• saroj June 26, 2008, 12:33 pm

    Past four years i am managing Linux Server as internet gateway. But still i struggled a lot to do for basic things in linux. Still the same fear for touching linux box what i had four years ago.

    Your article made me a new idea as how to make me to familiar with linux. At least today onwards I will follow what ever points you mentioned here.

    This article shows clearly Your Great experience in this linux field.

    Keep it up and share this type of basic experience and help people like me

    Thank you very much

  • Bhet June 26, 2008, 1:13 pm

    I agree with Bryan, newcomers in the field of OS has to be patient in learning to use the new environment. I’m also new to Linux but I take it easy in my learning curve. Additionally, some Linux distros are very much like the Windows environment most of us are used to. Though there are things/items/apps/commands that are not Windows-like but with the same functionality. Just kepp a steady learning curve and everything will fall into place as it should be.

  • kwik June 26, 2008, 1:28 pm

    You have my admiration for this superb article.

  • Bash June 26, 2008, 3:44 pm

    What nonsense!

    Everyone knows that Windows is infinitely easier to use… http://blog.seattlepi.nwsource.com/microsoft/archives/141821.asp

  • Ramesh | The Geek Stuff June 27, 2008, 5:36 am

    Vivek,

    I’m a very seasoned and experienced Linux System Administrator and I still enjoyed reading this article, as I’ve seen lot of Junior Sys Admin making the mistakes that you’ve pointed out in this article.

    In my opinion LINUX IS EASY, if you are very analytical and if you know exactly what you are doing.

    Ramesh
    The Geek Stuff

  • root June 27, 2008, 8:55 am

    “Don’t try to replace Windows desktop with Linux desktop.” That’s right. Don’t try – just do it. Years ago I said I will not use DOS. I will not use MS software. Simple. Enjoy the future of your knowledge by understanding that investing your time learning about open source software is much better than some commercial software.

    Bryan’s point is spot on. It’s not really about learning curve as much as it is about habit. I had to code something in VB. I can’t even remember how to comment in VB anymore.

  • ricc June 27, 2008, 9:05 am

    Great Vivek,
    You are like Dronacharya and I am Eklavya. Without ever meeting you, we are learning a lot from you.

    You inspire many like me to master *nix.

  • fXsTar June 27, 2008, 2:32 pm

    great article

  • Kneo June 27, 2008, 3:40 pm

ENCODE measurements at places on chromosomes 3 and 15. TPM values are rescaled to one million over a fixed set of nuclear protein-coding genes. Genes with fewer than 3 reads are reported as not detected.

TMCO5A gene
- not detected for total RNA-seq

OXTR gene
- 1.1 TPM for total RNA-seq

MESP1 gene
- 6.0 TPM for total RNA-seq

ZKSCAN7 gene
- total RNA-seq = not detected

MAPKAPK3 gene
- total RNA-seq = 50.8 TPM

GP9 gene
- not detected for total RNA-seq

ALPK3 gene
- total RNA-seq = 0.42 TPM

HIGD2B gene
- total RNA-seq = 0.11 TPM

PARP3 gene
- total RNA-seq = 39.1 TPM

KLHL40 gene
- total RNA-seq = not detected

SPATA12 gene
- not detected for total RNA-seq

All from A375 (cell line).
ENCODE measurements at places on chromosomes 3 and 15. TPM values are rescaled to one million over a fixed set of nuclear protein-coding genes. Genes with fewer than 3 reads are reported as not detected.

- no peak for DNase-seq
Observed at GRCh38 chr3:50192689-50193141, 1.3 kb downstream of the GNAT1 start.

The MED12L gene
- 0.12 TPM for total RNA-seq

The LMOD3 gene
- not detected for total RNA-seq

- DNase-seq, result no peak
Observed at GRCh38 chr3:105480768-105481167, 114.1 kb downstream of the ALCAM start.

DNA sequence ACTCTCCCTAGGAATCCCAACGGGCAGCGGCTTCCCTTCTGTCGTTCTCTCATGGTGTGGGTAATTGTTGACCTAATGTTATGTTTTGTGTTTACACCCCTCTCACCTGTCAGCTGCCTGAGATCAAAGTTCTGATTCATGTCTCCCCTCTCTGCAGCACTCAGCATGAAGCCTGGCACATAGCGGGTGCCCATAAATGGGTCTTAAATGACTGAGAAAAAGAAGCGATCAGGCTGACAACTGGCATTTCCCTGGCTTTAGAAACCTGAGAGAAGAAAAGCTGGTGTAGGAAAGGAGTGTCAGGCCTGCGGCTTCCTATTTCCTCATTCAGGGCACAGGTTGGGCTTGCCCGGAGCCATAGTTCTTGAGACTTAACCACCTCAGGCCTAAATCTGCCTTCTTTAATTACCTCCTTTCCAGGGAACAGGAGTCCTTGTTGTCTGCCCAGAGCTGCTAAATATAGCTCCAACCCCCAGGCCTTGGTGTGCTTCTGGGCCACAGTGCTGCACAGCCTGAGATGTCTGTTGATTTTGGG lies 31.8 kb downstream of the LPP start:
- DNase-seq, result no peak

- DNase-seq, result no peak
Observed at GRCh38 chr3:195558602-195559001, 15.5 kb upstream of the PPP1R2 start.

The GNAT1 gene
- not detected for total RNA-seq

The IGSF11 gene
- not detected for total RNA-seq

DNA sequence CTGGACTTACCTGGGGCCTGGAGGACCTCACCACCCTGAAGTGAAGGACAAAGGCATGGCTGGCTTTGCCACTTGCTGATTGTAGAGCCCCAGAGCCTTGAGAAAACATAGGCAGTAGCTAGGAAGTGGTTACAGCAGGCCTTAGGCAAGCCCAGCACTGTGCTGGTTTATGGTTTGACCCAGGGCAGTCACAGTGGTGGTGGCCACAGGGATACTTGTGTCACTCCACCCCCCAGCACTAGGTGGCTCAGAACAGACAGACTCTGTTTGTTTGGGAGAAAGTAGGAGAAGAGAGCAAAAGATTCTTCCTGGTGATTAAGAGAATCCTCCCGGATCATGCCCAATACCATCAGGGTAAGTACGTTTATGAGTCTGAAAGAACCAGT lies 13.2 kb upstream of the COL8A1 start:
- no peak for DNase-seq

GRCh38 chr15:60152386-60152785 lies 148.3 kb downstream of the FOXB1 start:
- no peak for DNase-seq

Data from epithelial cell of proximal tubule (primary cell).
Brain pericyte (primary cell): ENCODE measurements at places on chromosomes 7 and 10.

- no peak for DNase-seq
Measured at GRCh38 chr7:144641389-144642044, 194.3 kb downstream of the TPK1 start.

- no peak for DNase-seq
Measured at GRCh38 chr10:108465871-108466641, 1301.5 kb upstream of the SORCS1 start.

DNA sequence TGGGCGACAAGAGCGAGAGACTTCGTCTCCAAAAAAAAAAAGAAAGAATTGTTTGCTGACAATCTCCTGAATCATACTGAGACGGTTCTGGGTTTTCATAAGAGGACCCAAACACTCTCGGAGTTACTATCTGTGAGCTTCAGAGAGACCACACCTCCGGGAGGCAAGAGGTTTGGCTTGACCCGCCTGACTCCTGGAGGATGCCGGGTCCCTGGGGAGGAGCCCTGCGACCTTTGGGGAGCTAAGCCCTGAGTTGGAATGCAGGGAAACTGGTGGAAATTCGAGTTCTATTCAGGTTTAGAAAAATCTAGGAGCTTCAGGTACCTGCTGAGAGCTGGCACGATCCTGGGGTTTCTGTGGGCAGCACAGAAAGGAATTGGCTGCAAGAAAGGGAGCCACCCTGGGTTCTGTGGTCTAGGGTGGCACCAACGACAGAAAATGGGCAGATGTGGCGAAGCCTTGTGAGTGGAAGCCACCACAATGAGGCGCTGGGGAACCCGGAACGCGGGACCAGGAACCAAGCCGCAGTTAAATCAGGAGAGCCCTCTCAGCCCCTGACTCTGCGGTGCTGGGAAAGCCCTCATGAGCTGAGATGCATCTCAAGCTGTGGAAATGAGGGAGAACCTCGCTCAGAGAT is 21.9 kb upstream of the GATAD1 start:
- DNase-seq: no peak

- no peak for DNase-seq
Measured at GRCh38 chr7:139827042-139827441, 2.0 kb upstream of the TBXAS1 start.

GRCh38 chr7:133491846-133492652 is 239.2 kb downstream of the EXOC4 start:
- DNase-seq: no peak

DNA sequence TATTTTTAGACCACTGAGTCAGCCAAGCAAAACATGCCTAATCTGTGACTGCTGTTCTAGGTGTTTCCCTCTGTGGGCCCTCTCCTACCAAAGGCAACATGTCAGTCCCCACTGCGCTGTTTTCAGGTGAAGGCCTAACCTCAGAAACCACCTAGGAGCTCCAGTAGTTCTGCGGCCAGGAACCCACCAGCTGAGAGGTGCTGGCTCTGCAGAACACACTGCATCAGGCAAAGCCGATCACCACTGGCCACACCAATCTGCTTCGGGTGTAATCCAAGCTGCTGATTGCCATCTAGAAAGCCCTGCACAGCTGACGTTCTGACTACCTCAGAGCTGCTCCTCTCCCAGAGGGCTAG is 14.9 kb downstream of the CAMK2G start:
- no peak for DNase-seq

Nice article, lots of good referencies, thank you.

  • Anjanesh June 28, 2008, 8:39 am

    Im making the transition to Ubuntu 8.04 these days but I still use my WinXP PC for production.

    While linux is becoming easier to use with better GUI and all, Windows still has far better lead when it comes to graphical environment. Linux rocks for server requirements but GUI navigation is much better in Windows. The rendering is much neater in Windows when compared to Linux.

    For a web-based app to be run on the browser, Linux is the ideal solution. But for a GUI desktop-app, its better done in Win32/MFC/.NET etc.

  • Akshay Sulakhe July 4, 2008, 6:05 pm

    @ Ajanesh
    No i seriously dont think so…Linux has matured enough to become an alternative 2 atleast M$…forget others…And there are many GUI-desktop apps which i also use…also u dont have 2 face trouble…and as we know these days mosy of the applications are directly connected to net…right???

  • Anjanesh July 5, 2008, 6:18 am

    Take for example FileZilla – same source code for Windows, Linux (& Mac).

    But it looks much neater in Windows and hence easier to navigate. Look at the distance (pixel-wise) between 2 folders (tree view, FileZilla) – its lesser in Windows and more in Ubuntu(GNMOE). Its neater, much more fine-grained in Windows and hence easier to navigate – lesser mouse movement.

    You might find this to be a bit extreme, but this is reason why the ordinary person can use Windows instead of GNOME/KDE.

    Im very much in favour of Linux – but only if one accepts to use shell/terminal. I will not recommend Linux to any graphic designer.

  • Lars November 18, 2008, 3:56 pm

    Hi,I have a list of search words that I would like to combine with another list in order to se were (with what combination) I find the most hits/non hits. How do I do that with help of any of the bigger search engines??

    Lars.